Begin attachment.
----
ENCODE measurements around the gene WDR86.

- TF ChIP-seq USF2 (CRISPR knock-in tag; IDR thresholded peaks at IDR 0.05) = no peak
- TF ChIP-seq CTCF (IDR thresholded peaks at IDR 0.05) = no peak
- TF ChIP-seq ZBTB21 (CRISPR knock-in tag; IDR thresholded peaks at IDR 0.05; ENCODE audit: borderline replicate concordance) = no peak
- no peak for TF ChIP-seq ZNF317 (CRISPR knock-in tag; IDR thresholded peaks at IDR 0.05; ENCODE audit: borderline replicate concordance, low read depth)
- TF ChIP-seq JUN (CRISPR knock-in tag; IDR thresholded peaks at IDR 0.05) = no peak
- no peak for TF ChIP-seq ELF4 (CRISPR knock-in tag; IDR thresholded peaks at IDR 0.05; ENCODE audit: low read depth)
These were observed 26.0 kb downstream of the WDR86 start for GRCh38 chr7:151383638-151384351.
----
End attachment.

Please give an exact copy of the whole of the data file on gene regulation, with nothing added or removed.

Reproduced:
ENCODE measurements around the gene WDR86.

- TF ChIP-seq USF2 (CRISPR knock-in tag; IDR thresholded peaks at IDR 0.05) = no peak
- TF ChIP-seq CTCF (IDR thresholded peaks at IDR 0.05) = no peak
- TF ChIP-seq ZBTB21 (CRISPR knock-in tag; IDR thresholded peaks at IDR 0.05; ENCODE audit: borderline replicate concordance) = no peak
- no peak for TF ChIP-seq ZNF317 (CRISPR knock-in tag; IDR thresholded peaks at IDR 0.05; ENCODE audit: borderline replicate concordance, low read depth)
- TF ChIP-seq JUN (CRISPR knock-in tag; IDR thresholded peaks at IDR 0.05) = no peak
- no peak for TF ChIP-seq ELF4 (CRISPR knock-in tag; IDR thresholded peaks at IDR 0.05; ENCODE audit: low read depth)
These were observed 26.0 kb downstream of the WDR86 start for GRCh38 chr7:151383638-151384351.